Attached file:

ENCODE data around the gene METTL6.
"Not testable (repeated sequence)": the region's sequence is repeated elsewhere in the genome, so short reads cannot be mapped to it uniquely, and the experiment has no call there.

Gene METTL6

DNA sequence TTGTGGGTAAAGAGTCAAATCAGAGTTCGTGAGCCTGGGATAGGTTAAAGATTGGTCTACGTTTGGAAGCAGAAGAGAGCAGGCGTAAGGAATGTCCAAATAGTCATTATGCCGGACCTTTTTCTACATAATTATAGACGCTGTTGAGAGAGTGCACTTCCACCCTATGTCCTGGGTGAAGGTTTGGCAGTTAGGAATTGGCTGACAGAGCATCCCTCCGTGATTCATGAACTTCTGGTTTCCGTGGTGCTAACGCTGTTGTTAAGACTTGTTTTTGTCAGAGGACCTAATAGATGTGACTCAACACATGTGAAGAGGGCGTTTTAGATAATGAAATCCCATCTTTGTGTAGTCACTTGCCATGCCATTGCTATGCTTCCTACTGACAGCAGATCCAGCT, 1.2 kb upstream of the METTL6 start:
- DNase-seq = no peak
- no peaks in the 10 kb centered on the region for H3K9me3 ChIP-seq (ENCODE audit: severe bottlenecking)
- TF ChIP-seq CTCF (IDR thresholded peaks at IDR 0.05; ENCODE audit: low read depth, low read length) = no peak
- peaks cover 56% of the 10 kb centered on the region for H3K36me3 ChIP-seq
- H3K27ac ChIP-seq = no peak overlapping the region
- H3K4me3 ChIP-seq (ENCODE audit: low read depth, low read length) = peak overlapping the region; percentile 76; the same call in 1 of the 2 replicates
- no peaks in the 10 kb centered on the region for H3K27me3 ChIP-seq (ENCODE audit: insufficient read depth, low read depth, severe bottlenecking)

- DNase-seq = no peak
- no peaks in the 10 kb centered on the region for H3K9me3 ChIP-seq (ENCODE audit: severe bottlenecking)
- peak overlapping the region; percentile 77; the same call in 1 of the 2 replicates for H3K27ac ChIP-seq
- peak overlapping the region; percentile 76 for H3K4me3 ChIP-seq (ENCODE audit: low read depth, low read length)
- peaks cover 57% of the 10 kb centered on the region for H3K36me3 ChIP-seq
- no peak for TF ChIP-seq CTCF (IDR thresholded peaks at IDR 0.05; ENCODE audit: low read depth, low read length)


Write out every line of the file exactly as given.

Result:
ENCODE data around the gene METTL6.
"Not testable (repeated sequence)": the region's sequence is repeated elsewhere in the genome, so short reads cannot be mapped to it uniquely, and the experiment has no call there.

Gene METTL6

DNA sequence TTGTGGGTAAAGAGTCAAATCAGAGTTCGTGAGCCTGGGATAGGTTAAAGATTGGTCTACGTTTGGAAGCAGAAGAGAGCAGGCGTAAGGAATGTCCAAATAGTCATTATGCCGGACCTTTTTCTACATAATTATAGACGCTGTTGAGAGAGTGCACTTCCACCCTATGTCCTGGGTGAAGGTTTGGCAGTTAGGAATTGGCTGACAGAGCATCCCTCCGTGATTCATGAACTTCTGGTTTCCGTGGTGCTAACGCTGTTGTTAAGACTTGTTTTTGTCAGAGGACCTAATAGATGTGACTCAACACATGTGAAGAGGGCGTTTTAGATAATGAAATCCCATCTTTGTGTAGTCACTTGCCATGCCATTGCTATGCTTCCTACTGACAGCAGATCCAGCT, 1.2 kb upstream of the METTL6 start:
- DNase-seq = no peak
- no peaks in the 10 kb centered on the region for H3K9me3 ChIP-seq (ENCODE audit: severe bottlenecking)
- TF ChIP-seq CTCF (IDR thresholded peaks at IDR 0.05; ENCODE audit: low read depth, low read length) = no peak
- peaks cover 56% of the 10 kb centered on the region for H3K36me3 ChIP-seq
- H3K27ac ChIP-seq = no peak overlapping the region
- H3K4me3 ChIP-seq (ENCODE audit: low read depth, low read length) = peak overlapping the region; percentile 76; the same call in 1 of the 2 replicates
- no peaks in the 10 kb centered on the region for H3K27me3 ChIP-seq (ENCODE audit: insufficient read depth, low read depth, severe bottlenecking)

- DNase-seq = no peak
- no peaks in the 10 kb centered on the region for H3K9me3 ChIP-seq (ENCODE audit: severe bottlenecking)
- peak overlapping the region; percentile 77; the same call in 1 of the 2 replicates for H3K27ac ChIP-seq
- peak overlapping the region; percentile 76 for H3K4me3 ChIP-seq (ENCODE audit: low read depth, low read length)
- peaks cover 57% of the 10 kb centered on the region for H3K36me3 ChIP-seq
- no peak for TF ChIP-seq CTCF (IDR thresholded peaks at IDR 0.05; ENCODE audit: low read depth, low read length)